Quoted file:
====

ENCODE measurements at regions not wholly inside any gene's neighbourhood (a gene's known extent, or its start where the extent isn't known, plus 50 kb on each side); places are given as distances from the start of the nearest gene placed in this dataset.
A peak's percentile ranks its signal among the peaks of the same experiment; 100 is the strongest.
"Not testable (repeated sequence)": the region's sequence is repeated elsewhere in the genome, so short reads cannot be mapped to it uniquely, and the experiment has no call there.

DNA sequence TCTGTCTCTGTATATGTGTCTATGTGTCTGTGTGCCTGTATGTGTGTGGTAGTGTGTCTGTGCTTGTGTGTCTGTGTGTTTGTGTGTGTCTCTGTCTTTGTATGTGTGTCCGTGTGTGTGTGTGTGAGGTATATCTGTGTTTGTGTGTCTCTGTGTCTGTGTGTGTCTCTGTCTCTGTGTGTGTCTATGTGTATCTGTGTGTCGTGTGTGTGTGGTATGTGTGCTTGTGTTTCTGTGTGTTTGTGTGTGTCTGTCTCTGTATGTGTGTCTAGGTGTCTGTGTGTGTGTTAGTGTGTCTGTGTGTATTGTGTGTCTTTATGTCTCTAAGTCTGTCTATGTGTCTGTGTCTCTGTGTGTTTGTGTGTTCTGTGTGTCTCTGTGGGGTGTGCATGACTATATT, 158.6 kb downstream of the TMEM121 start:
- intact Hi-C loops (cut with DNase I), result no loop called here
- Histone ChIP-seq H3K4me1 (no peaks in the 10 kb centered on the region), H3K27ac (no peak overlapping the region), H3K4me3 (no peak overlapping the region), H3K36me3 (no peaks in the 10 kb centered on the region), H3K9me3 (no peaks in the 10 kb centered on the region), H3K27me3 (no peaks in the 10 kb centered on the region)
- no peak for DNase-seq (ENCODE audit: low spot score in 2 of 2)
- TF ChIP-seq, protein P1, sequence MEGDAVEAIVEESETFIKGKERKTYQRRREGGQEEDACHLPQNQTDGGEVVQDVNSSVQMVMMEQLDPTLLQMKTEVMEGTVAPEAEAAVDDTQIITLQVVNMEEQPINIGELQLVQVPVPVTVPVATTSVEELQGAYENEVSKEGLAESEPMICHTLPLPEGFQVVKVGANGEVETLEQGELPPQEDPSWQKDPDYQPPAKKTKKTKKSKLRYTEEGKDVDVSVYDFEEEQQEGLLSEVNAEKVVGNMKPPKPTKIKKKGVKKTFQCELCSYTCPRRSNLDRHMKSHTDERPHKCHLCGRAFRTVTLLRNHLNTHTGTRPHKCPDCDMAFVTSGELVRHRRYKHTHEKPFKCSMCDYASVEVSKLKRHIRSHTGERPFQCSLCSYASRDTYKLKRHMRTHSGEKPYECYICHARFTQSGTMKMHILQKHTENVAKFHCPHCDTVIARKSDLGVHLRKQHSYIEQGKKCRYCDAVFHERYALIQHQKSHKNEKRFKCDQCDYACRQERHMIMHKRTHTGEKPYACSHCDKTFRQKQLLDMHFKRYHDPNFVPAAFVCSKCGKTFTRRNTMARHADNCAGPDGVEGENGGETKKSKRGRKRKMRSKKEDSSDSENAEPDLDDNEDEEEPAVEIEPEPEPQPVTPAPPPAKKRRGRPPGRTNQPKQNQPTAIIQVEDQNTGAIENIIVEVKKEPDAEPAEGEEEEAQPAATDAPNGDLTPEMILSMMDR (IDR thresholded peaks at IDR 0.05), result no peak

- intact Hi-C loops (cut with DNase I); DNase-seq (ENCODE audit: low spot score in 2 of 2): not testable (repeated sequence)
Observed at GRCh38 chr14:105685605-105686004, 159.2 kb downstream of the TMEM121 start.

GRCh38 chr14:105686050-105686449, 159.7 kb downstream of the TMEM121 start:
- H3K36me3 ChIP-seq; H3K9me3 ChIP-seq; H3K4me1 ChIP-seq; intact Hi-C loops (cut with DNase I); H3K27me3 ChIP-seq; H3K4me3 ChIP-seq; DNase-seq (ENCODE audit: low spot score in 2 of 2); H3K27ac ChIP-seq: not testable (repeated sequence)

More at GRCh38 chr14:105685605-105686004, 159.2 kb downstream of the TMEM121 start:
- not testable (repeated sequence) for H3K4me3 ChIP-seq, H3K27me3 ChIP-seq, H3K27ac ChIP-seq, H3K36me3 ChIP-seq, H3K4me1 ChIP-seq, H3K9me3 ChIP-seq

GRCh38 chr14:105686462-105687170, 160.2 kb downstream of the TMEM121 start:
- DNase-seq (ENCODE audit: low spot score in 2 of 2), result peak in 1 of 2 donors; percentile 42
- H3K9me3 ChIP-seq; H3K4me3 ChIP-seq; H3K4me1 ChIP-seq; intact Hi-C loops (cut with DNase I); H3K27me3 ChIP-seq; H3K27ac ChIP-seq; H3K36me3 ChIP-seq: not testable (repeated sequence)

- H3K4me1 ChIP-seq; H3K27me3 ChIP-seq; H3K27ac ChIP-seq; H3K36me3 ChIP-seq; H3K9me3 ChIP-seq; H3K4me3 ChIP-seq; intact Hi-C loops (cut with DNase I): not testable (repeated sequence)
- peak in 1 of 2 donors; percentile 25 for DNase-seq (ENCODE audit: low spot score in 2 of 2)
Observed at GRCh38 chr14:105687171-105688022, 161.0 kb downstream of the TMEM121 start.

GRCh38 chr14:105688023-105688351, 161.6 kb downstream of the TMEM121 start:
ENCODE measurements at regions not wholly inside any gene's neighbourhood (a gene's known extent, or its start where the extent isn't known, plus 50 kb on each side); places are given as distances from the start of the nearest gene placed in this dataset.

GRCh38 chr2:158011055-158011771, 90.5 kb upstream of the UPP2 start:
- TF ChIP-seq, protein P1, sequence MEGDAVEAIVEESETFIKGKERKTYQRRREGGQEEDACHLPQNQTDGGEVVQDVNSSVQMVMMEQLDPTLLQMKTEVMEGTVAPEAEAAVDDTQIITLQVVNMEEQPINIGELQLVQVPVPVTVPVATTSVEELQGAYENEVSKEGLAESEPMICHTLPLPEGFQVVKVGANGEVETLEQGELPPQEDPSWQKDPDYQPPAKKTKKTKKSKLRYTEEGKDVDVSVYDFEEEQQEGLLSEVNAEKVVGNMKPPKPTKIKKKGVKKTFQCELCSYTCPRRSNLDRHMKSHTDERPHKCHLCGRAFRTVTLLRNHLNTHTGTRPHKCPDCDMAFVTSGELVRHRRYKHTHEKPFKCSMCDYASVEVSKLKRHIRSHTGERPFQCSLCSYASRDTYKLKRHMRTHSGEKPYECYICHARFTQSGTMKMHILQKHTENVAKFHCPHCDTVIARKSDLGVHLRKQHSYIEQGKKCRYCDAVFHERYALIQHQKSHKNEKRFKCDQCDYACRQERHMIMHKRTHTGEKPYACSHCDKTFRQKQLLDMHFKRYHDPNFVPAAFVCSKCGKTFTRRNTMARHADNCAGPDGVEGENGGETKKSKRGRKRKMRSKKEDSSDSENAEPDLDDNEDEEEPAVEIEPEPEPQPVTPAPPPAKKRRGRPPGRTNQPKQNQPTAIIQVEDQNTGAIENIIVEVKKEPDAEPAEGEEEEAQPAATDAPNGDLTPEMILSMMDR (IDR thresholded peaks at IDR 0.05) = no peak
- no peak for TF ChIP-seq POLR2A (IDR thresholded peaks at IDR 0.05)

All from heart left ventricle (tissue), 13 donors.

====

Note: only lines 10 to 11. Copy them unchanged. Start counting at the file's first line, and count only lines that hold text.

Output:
Observed at GRCh38 chr14:105685605-105686004, 159.2 kb downstream of the TMEM121 start.

GRCh38 chr14:105686050-105686449, 159.7 kb downstream of the TMEM121 start: